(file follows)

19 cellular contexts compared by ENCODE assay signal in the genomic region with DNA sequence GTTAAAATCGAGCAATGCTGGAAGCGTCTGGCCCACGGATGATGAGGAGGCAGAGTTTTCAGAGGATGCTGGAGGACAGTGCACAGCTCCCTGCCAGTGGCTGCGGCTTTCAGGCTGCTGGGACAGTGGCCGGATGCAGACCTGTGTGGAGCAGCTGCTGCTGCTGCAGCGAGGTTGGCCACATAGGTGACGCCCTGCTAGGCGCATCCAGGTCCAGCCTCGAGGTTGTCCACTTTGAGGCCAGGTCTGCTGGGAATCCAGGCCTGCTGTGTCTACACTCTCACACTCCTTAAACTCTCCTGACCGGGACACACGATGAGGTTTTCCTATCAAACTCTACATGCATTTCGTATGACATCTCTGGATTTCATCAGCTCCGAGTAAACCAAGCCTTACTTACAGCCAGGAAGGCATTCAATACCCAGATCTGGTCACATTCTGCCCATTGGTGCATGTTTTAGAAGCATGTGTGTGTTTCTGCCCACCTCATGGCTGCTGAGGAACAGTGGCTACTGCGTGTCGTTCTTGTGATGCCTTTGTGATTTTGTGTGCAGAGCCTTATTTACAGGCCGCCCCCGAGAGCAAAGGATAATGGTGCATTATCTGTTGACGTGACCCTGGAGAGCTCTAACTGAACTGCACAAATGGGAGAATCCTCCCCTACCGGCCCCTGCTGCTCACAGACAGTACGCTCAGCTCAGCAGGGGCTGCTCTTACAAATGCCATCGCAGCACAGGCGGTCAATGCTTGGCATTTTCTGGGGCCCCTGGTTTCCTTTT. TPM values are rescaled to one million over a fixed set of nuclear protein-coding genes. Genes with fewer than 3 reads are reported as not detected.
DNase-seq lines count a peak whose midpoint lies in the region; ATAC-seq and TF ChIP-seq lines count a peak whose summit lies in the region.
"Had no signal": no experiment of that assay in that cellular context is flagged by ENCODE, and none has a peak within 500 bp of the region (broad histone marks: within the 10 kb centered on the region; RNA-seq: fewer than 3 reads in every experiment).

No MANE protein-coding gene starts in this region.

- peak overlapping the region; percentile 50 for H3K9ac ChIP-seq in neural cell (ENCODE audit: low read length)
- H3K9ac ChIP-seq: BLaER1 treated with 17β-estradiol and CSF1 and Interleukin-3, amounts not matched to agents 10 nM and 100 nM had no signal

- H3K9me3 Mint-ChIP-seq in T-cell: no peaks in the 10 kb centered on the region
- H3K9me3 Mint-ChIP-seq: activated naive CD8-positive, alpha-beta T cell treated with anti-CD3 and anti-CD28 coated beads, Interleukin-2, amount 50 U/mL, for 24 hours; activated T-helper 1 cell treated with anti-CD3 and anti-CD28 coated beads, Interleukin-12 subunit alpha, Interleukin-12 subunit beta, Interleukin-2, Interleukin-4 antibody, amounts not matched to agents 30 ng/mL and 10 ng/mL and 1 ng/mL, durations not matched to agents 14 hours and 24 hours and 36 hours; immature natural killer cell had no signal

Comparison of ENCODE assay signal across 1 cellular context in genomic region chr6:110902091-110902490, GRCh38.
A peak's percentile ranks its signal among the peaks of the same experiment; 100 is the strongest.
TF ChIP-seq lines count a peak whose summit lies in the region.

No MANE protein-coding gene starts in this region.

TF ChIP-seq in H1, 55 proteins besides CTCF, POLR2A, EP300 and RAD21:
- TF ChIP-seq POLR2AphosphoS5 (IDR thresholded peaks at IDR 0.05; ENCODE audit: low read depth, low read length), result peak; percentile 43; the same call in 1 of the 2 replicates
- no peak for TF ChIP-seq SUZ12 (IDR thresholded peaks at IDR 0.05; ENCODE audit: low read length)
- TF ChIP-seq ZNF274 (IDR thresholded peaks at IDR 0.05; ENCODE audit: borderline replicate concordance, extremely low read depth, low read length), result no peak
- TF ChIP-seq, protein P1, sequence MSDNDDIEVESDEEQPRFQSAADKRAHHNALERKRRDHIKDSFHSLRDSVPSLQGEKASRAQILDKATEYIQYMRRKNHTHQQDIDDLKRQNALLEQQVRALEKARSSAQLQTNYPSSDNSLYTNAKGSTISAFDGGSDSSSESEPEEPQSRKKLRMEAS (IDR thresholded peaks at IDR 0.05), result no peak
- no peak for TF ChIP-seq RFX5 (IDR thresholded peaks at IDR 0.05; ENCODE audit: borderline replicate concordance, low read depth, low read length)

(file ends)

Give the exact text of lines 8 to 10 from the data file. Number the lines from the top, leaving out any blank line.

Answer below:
- H3K9me3 Mint-ChIP-seq: activated naive CD8-positive, alpha-beta T cell treated with anti-CD3 and anti-CD28 coated beads, Interleukin-2, amount 50 U/mL, for 24 hours; activated T-helper 1 cell treated with anti-CD3 and anti-CD28 coated beads, Interleukin-12 subunit alpha, Interleukin-12 subunit beta, Interleukin-2, Interleukin-4 antibody, amounts not matched to agents 30 ng/mL and 10 ng/mL and 1 ng/mL, durations not matched to agents 14 hours and 24 hours and 36 hours; immature natural killer cell had no signal

Comparison of ENCODE assay signal across 1 cellular context in genomic region chr6:110902091-110902490, GRCh38.
A peak's percentile ranks its signal among the peaks of the same experiment; 100 is the strongest.